By Craig Erwin, Ph.D. 12-8-20
It is really hard for parents to save for retirement. Obviously, education costs and saving for education costs make it more difficult for parents to save for retirement.
Even though children pose a serious threat to retirement preparedness, they are not the biggest threat. The biggest threat to retirement preparedness is the lack of a workplace retirement savings plan or pension. In other words, a workplace retirement savings plan or pension sharply increases the likelihood of retirement preparedness. Marriage also helps. Married couples (especially if both work) tend to have much more wealth than singles and divorcees, which aids retirement preparedness.
One way that financial preparedness for both children and retirement can be sabotaged is through divorce. Unfortunately, both children and parents often suffer as a result of divorce and it can throw a wrench into the best financial plans. As a result, one of the smartest financial moves a couple can make is to stay married. There are financial benefits that stem from marriage continuity and some steep expenses associated with divorce.
Children change everything, and they especially change a family’s finances. It’s not as if we must choose between children and retirement, but we must go into parenthood with eyes wide open. Children are likely to make it more challenging to prepare for retirement. In fact, many parents are ill-prepared for retirement because, instead of saving money for their retirement, they choose to pour their money into their childrens’ college education. This is short-sighted. Although it is very generous of parents to help finance their childrens’ post-secondary education, it is a stupid thing to do for parents who have not prepared well for retirement. Some parents are able to both put away enough money for retirement and help their children with educational expenses. But, if parents are unable to both help their children financially and save enough to retire, the priority should be retirement savings, not educational expenses.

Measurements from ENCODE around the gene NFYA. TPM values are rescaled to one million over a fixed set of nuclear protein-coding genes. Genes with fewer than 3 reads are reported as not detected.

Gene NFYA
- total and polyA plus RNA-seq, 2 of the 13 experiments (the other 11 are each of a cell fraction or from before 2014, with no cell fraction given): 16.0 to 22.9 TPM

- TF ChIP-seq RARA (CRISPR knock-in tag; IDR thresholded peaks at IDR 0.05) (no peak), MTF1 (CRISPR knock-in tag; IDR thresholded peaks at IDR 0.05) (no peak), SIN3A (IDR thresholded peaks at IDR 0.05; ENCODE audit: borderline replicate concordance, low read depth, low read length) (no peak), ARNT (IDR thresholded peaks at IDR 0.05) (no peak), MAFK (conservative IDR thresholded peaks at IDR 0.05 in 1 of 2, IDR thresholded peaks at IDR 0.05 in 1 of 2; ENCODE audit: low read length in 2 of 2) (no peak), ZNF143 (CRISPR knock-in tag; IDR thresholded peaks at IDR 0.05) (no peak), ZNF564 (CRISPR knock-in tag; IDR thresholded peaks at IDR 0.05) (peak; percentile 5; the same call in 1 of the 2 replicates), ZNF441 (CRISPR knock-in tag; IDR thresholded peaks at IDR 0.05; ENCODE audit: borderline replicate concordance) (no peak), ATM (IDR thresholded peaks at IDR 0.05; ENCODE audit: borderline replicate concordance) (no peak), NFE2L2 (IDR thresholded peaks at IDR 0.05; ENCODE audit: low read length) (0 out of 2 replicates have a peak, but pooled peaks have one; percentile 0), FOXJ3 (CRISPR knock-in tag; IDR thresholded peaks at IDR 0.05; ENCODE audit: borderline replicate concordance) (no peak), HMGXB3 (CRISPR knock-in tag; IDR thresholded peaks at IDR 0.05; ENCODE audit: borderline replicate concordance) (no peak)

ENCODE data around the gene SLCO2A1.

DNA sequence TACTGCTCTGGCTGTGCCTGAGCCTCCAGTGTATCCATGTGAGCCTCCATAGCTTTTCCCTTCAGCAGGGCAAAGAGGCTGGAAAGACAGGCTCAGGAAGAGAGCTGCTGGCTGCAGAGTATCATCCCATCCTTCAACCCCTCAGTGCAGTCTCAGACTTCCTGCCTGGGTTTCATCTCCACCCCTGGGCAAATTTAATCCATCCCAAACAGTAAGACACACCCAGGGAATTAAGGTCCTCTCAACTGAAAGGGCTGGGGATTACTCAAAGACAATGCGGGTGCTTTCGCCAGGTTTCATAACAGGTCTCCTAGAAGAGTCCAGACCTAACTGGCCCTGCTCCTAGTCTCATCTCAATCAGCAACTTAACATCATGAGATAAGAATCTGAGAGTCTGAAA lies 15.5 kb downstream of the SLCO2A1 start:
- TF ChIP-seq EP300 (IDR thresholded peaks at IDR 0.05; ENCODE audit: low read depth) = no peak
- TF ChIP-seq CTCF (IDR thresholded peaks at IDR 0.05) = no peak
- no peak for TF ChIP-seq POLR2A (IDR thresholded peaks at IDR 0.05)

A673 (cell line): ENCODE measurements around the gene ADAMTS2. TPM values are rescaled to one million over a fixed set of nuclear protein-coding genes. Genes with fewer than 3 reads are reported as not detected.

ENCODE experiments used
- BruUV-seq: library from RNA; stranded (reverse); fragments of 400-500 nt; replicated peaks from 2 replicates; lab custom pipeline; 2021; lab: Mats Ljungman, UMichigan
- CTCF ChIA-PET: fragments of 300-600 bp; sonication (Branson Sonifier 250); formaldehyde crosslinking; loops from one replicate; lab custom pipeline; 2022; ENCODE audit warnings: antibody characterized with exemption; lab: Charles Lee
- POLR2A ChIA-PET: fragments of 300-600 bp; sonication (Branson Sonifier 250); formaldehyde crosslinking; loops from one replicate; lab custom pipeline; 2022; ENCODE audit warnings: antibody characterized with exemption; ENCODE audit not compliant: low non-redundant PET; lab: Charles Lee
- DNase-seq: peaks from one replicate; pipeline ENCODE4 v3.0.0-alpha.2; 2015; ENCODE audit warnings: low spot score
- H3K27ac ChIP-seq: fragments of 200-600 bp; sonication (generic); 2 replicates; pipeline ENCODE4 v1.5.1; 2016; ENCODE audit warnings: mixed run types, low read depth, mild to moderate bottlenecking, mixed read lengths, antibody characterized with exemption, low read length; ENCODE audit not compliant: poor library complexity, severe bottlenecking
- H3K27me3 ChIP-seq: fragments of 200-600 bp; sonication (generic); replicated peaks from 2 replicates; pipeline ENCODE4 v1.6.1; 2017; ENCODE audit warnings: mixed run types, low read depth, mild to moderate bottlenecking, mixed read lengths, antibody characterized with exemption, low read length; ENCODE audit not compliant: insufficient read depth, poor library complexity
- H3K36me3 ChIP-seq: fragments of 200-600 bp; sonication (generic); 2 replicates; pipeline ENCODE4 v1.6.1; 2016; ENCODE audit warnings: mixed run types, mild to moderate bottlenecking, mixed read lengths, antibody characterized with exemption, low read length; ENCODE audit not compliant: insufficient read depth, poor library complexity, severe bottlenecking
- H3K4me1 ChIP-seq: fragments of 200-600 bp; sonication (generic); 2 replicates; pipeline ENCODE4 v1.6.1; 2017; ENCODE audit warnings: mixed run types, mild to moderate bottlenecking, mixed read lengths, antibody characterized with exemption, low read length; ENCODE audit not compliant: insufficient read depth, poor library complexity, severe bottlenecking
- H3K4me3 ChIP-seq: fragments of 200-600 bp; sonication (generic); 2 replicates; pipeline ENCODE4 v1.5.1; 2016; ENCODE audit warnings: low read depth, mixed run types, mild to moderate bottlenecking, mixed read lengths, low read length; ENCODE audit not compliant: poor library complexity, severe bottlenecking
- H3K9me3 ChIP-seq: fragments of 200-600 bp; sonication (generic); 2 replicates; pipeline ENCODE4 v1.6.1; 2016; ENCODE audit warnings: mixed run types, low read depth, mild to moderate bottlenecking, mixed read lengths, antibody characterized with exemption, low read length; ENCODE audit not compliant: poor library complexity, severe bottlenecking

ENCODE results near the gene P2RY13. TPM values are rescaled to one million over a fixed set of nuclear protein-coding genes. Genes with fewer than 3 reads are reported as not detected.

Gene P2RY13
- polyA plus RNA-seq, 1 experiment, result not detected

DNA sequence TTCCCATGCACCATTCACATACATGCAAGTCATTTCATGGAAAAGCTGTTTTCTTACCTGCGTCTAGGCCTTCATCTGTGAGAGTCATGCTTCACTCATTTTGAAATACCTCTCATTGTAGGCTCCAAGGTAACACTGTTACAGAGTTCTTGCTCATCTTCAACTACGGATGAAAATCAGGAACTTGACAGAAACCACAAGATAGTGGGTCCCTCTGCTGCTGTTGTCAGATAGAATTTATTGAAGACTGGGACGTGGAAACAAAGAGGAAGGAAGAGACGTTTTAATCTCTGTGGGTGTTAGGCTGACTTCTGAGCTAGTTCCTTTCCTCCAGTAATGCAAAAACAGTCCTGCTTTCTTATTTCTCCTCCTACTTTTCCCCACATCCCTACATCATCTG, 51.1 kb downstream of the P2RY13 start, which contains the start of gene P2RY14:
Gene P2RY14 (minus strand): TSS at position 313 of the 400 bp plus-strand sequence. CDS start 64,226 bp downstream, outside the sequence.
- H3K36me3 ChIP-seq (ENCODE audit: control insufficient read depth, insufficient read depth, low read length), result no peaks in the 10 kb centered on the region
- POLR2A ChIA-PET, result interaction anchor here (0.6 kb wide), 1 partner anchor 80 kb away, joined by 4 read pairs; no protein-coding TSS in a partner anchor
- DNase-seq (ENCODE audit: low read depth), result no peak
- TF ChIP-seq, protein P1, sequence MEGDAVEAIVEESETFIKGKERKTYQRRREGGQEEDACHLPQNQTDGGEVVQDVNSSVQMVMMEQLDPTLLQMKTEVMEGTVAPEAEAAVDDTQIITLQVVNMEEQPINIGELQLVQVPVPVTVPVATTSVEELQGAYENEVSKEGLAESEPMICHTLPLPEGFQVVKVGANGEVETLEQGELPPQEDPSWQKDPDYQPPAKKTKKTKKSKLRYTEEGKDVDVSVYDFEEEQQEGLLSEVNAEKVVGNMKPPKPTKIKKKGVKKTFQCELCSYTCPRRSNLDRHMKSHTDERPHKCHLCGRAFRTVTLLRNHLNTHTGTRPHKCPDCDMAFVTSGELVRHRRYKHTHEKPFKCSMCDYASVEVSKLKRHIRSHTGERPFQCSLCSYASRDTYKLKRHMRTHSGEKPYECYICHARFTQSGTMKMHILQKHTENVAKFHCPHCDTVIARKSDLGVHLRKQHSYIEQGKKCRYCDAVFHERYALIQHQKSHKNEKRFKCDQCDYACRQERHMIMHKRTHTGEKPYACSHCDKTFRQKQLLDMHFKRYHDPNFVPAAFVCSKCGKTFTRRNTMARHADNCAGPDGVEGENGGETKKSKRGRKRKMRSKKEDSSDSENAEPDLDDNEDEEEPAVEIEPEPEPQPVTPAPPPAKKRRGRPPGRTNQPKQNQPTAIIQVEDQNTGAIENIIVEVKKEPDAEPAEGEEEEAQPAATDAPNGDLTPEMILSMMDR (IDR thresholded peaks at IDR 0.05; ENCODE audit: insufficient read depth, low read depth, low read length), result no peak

If parents cannot or will not assist their children with educational expenses, their children have other alternatives to help them fund their education (e.g., student loans, work-study, working while in college). But, if parents fail to adequately prepare for retirement, they have no alternative but to become a burden to their children or to work until they die.
Working until you die may sound like a reasonable alternative, but who wants to do it? And frequently seniors have no choice – either their employment is terminated or their health problems prevent them from continuing to work.
So, be realilstic about your options and plan ahead. If you decide to have children, be sure to prepare for them financially. And make certain that you prepare adequately for retirement whether or not you decide to have children. See the article below for the best approach to saving for retirement.
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